In talking about the opportunities at or around sports events for communicating about and promoting healthier foods, the guide acknowledges that communication on its own is unlikely to be enough to cause a major shift in consumers’ choices – “because healthy diets are continuously being undermined by the marketing of foods and beverages high in fats, sugars or salt”.
‘Bombarded’ by advertising
Prof Susan Goldstein, a public health specialist and Deputy Director of the SAMRC Centre for Health Economics and Decision Science at Wits University, described the sports environment as having two aspects, “One for the participants, and the other for the spectators.”
In South Africa, she told Daily Maverick, “many sports use the large in-stadium and television audiences to advertise unhealthy foods, [while] youth cricket teams are often sponsored by foods high in fat, salt and sugar, contradicting the possible benefits that sport might hold for the youth.
“Sports participants are commonly bombarded by sugary beverages,” Goldstein added, “especially at road races where Coca-Cola and some energy drinks are the major offerings.” (She noted that, unfortunately, the evidence that physical exercise helps decrease weight is “not great”, except at very high levels of exercise.)
“Advertising unhealthy foods including sugary beverages and alcoholic beverages to spectators, and making them available, not only is bad for the health of the spectators, but there is a hidden implication that because it is a sporting event, there is a link with health. Clearly, this is not the case.”
Goldstein emphasised that getting 30% of food served at stadiums to be “healthier” would be a small improvement, but said that unless the advertising of unhealthy foods is banned, “the effect is going to be short-lasting and harmful for those not lucky enough to get to the sports stadiums”.
“Given the very high rates of obesity in South Africa, especially in children, and the popularity of sport in the country, ‘this is an area of grave concern.”
‘Restricting food not effective’
Daily Maverick asked the National Department of Health to comment on the WHO guide, specifically whether these recommendations might be captured in the upcoming front-of-pack labelling (FOPL) regulations whose public-comment period closed recently.
Health department spokesperson Foster Mohale told Daily Maverick: “The approach thus far through FOPL is not to restrict or ban unhealthy food but to educate the community of the nutritional value of a food so that they make more informed choices about the food they purchase and consume.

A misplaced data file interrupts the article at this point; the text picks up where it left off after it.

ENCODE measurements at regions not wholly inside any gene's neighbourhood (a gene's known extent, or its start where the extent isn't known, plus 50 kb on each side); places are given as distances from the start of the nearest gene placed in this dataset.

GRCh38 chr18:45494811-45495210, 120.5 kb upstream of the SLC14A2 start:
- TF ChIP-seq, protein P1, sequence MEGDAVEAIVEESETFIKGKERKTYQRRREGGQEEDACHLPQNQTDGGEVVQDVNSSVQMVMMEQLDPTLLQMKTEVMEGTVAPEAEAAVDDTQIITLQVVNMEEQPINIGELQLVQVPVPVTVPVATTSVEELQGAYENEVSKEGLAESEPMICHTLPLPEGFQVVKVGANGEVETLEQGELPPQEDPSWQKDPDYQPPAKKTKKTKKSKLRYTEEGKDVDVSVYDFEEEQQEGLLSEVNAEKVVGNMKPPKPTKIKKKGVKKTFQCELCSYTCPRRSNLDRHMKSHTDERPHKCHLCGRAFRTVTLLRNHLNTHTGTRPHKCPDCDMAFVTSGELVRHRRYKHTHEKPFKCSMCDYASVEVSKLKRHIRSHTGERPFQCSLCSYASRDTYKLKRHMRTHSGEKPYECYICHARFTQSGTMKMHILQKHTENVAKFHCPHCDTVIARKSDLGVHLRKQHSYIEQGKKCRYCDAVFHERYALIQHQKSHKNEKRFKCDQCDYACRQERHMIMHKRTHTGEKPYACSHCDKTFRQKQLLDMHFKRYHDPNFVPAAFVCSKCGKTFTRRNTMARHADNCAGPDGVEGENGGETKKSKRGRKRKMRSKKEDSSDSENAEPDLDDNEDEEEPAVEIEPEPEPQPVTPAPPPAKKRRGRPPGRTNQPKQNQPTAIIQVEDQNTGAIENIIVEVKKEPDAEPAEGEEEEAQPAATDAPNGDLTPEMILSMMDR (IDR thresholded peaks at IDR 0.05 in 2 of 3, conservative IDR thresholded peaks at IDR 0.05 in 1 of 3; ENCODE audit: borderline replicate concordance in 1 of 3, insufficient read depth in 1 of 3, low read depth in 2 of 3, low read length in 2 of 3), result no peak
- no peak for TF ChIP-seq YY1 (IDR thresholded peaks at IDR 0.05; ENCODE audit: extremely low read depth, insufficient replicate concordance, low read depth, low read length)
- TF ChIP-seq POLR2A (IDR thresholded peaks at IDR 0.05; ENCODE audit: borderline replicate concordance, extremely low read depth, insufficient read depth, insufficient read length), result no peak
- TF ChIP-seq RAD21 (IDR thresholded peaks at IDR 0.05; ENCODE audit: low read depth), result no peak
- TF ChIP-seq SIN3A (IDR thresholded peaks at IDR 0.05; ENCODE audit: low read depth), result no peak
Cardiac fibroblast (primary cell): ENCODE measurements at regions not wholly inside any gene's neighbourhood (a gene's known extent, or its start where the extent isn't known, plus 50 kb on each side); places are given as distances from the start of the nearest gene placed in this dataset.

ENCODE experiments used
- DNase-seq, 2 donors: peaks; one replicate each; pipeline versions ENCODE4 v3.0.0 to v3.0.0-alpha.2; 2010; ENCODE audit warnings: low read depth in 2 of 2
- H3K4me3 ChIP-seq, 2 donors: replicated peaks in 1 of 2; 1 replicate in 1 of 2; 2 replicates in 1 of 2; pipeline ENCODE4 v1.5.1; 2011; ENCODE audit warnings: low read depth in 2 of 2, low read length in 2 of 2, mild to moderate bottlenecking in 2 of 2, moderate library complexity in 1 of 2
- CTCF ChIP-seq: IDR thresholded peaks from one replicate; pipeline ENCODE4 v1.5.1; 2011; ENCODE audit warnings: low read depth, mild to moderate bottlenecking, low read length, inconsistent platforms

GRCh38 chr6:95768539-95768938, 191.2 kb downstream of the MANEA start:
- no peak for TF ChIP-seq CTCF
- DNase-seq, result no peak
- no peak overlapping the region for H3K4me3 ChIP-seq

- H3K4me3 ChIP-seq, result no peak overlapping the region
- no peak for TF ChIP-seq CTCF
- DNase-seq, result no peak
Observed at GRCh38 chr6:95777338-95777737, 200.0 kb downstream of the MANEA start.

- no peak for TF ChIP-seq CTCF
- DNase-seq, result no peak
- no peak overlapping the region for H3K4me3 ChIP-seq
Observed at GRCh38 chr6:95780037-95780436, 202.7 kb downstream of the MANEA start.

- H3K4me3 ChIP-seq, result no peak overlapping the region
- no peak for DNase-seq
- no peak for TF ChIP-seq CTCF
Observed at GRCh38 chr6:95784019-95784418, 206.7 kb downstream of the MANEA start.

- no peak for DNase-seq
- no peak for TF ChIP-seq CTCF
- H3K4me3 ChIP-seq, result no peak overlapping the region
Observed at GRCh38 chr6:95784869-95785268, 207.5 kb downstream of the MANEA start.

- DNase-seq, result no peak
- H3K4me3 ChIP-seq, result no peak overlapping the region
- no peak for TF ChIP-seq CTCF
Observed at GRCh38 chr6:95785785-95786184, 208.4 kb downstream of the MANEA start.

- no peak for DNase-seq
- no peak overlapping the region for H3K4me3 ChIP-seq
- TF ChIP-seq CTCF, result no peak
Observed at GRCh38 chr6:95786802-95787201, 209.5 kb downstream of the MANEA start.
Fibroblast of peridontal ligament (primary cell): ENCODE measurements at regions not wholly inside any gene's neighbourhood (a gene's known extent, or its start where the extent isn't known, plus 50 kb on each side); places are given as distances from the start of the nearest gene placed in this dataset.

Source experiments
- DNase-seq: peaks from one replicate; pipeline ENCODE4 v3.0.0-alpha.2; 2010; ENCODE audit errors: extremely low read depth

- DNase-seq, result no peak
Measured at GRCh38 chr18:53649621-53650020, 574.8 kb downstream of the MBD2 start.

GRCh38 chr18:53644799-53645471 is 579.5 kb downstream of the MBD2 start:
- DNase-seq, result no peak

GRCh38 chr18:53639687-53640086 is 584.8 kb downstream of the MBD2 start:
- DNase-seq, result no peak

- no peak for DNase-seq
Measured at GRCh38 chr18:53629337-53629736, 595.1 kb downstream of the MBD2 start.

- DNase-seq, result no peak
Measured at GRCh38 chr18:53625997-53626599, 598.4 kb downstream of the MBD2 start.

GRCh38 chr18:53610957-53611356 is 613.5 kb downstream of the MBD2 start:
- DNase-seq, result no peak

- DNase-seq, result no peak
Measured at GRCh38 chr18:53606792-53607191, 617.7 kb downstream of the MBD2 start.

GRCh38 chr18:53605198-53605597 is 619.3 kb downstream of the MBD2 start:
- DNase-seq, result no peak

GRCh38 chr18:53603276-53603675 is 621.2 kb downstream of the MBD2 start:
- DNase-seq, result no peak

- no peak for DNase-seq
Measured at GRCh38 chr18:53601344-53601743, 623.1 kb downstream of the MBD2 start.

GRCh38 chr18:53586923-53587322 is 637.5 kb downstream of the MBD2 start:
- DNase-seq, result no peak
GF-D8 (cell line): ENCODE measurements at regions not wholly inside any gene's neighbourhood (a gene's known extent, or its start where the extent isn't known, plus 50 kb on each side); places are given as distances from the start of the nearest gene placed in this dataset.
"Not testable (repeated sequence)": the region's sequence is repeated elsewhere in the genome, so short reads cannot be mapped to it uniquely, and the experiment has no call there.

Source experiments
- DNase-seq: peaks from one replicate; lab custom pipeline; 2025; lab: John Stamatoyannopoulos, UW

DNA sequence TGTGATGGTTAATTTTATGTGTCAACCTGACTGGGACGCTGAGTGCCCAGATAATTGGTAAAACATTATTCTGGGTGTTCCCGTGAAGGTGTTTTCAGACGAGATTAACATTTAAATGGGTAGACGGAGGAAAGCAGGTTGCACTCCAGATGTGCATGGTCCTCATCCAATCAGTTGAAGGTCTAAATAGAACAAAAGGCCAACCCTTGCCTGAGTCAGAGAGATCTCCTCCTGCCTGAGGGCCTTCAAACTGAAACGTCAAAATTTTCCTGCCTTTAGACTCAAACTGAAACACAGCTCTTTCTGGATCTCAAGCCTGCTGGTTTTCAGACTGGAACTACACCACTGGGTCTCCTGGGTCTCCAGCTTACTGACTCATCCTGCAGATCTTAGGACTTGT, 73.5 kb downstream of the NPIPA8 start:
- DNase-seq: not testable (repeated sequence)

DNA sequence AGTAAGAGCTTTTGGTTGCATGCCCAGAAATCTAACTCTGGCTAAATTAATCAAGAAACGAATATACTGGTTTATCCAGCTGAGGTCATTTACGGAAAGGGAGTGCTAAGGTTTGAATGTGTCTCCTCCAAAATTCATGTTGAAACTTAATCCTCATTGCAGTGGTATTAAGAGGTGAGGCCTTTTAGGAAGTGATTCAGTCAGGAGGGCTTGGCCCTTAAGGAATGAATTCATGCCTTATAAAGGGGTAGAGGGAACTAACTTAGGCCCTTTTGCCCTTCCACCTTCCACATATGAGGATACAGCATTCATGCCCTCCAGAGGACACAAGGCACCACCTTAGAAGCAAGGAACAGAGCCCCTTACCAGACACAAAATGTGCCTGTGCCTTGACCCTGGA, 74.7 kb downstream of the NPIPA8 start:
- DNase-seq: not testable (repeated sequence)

“Banning or restriction of food is not an effective policy option – behaviour change through informed nutritional value.”
Though the guide’s target audience is sports event organisers, WHO suggests it should also be used by governments, local authorities and sports stadium managers to create a healthy public food procurement and service policy for sports settings more generally.
Contrary to Mohale’s statement, the guide is evidence of the growing attention worldwide to the “commercial determinants of health” – the activities of business and other private sector actors that affect people’s health directly or indirectly, positively or negatively, making what drives individual “choice” less clear.
Major brands’ marketing and advertising – at sports events and elsewhere – falls into this category of how businesses’ agendas and profit motive can strongly influence the health of the public.
This year’s Rugby World Cup seems to demonstrate some awareness of this shift in perceptions and has only one food or beverage sponsor: Asahi, best known for its beer (Asahi, Peroni, Pilsner Urquell) but also a producer of bottled waters and a “cultured milk” product and a canned coffee.
As the official beverage sponsor of the Rugby World Cup 2023, Asahi “will be providing refreshing drinks to players and fans alike, ensuring that everyone stays hydrated throughout the tournament” (their dominant beer products are not mentioned). DM
The closing date for the public consultation period on South Africa’s draft on front-of-pack labelling for packaged foods, R3776, was 21 September 2023. The draft regulations include measures to restrict child-directed marketing but do not explicitly include live or televised sports events in its proposed restrictions.
The WHO “action guide” for sports organisers is downloadable as a PDF on the WHO website.